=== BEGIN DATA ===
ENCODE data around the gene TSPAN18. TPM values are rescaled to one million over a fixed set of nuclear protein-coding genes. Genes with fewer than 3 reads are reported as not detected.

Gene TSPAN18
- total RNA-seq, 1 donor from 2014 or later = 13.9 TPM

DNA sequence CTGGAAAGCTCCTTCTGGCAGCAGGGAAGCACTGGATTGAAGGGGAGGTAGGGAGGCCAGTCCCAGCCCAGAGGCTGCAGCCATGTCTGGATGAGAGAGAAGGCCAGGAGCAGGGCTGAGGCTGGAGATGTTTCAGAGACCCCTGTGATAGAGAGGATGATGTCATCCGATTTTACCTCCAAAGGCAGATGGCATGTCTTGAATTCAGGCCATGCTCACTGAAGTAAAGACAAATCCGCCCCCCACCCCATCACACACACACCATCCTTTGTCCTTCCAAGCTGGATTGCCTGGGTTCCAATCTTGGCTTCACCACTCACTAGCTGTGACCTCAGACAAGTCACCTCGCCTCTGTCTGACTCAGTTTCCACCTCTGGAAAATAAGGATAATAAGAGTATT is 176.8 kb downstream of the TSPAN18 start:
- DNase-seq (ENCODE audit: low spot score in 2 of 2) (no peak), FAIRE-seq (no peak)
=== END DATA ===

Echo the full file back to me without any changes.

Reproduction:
ENCODE data around the gene TSPAN18. TPM values are rescaled to one million over a fixed set of nuclear protein-coding genes. Genes with fewer than 3 reads are reported as not detected.

Gene TSPAN18
- total RNA-seq, 1 donor from 2014 or later = 13.9 TPM

DNA sequence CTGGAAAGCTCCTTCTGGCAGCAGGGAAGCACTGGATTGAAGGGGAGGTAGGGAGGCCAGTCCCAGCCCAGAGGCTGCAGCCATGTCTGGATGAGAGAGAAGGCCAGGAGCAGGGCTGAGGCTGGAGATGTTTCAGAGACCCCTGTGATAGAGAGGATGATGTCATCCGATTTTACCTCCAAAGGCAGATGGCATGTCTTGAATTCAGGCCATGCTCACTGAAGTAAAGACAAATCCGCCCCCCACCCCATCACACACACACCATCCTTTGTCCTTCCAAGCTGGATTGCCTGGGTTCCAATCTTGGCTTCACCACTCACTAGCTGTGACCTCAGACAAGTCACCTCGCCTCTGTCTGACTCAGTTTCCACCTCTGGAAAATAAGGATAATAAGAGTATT is 176.8 kb downstream of the TSPAN18 start:
- DNase-seq (ENCODE audit: low spot score in 2 of 2) (no peak), FAIRE-seq (no peak)